The Dark Side of Google's Planned Chrome Ad Blocker

President Barack Obama sits with Google Chairman and Chief Executive Officer Eric Schmidt in the Roosevelt Room of the White House in Washington, Wednesday, Jan. 28, 2009, during a meeting with business leaders to discuss the economy. (AP Photo/Charles Dharapak)

Google, which makes a lot of money through the AdWords and Doubleclick For Publishers programs, has predictably been late to the ad blocker train. What they’re finally going to do about it for Chrome might sound good for users, but it might also be a huge act of self-dealing by the browser publisher.


Instead of simply blocking all ads within the browser, as most ad blockers do, Google is expected to take a more nuanced approach. That’s a kinder way of saying they’re going to use their access as browser developers to pick winners and losers in the ad industry.

They’re already known for paying to have their own ads excluded from certain ad blockers:

Google already pays to be part of an “Acceptable Ads” program offered by software company Eyeo GmbH, for example, which develops popular ad-blocking tool Adblock Plus. As a result, advertising on Google’s search engine and some of the other ads it powers are allowed to pass through Adblock Plus’s filters.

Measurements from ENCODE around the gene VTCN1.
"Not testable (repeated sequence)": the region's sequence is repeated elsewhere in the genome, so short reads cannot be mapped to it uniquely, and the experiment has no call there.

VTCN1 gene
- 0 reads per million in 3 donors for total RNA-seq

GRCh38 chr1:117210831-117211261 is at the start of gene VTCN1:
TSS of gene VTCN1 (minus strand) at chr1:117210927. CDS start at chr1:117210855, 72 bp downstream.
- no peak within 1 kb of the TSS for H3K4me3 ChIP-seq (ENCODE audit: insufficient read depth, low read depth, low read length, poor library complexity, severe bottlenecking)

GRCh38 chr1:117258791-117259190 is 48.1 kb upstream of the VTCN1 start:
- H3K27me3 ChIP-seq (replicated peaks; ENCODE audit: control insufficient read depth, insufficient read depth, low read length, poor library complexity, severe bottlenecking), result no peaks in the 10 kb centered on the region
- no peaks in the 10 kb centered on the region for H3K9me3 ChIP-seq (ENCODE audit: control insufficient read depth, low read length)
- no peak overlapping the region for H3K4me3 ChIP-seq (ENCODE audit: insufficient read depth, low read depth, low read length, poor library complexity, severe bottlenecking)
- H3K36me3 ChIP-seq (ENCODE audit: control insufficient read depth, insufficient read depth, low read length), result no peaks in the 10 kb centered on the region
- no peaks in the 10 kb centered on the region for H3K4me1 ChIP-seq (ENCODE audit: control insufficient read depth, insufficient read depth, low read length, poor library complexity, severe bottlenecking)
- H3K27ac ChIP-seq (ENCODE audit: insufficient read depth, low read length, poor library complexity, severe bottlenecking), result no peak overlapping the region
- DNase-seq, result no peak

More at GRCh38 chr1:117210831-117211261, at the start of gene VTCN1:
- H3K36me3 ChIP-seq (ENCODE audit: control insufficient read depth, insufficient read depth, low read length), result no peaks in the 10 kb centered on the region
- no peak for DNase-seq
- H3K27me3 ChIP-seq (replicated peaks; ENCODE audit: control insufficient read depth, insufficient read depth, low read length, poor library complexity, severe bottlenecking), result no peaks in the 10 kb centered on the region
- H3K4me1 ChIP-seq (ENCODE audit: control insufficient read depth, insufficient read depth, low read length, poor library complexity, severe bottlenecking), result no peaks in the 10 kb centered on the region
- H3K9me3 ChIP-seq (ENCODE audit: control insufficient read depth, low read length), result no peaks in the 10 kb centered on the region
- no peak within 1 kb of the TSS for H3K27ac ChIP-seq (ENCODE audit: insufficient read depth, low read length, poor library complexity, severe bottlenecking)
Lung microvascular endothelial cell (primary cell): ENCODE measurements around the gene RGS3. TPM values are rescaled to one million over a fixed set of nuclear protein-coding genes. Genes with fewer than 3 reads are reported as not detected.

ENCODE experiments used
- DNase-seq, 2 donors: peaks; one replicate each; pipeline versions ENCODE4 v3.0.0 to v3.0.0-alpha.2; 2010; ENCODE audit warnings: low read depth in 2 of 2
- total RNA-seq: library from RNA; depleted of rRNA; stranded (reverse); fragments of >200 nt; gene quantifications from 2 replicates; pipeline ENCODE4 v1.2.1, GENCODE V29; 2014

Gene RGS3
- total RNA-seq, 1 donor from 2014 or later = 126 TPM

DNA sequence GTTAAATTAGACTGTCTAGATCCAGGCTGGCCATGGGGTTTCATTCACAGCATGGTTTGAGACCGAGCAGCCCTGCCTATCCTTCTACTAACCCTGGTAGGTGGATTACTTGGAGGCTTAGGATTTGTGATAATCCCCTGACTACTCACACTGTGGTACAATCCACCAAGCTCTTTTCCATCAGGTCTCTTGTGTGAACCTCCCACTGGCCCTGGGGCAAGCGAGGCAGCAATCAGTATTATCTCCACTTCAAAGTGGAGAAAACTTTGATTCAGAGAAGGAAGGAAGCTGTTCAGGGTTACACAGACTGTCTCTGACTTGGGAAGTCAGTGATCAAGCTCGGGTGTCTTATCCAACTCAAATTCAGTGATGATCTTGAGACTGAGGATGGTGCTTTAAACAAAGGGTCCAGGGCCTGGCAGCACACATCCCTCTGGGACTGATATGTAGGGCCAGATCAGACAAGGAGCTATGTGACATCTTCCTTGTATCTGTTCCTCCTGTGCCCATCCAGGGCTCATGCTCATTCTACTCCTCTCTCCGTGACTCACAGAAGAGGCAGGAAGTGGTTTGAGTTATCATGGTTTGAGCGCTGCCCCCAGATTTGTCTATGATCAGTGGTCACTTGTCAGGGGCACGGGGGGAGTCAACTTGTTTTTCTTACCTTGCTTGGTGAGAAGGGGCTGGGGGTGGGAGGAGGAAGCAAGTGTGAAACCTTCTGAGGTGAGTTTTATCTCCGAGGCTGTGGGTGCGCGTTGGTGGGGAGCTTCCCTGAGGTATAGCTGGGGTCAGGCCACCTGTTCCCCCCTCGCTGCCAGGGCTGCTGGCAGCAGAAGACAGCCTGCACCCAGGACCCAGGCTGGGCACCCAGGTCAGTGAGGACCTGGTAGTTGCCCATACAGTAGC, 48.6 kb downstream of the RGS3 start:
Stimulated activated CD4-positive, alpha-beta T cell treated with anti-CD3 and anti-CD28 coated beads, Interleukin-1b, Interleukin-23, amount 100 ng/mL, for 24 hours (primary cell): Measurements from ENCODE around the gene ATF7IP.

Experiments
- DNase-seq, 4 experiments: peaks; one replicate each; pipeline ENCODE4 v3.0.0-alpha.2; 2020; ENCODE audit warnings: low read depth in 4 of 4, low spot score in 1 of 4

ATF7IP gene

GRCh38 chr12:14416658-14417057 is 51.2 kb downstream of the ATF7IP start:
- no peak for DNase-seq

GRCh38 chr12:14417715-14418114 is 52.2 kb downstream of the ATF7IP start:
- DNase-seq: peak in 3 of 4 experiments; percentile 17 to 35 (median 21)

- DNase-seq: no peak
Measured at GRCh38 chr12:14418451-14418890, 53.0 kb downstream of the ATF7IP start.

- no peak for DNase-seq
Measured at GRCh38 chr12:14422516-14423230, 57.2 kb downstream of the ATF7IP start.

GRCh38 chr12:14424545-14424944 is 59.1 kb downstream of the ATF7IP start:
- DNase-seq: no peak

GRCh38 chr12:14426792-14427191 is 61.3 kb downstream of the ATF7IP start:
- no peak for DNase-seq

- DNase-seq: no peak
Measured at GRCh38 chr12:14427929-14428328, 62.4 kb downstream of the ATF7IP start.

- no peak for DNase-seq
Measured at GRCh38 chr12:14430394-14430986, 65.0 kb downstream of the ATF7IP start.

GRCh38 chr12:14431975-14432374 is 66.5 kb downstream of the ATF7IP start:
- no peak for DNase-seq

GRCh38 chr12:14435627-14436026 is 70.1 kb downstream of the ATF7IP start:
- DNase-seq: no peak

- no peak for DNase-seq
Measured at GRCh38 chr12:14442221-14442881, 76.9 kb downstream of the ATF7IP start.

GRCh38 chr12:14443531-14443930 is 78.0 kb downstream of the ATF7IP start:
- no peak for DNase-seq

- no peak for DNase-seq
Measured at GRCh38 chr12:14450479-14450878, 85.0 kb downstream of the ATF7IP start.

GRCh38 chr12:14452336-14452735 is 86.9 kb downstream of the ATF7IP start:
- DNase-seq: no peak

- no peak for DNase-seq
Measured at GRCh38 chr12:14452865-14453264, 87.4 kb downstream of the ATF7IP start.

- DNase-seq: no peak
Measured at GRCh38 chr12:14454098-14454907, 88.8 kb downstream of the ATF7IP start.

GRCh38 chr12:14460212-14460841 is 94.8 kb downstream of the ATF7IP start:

It seems likely that Google would allow its own ads to pass through in a similar manner. Worse, they may penalize entire sites for individual ads, effectively embargoing certain ad providers:


In one possible application Google is considering, it may choose to block all advertising that appears on sites with offending ads, instead of the individual offending ads themselves. In other words, site owners may be required to ensure all of their ads meet the standards, or could see all advertising across their sites blocked in Chrome.

Chrome is a leading browser. Any action Google takes to prefer itself over other ad providers, is a major act of self-dealing in a high-stakes industry.


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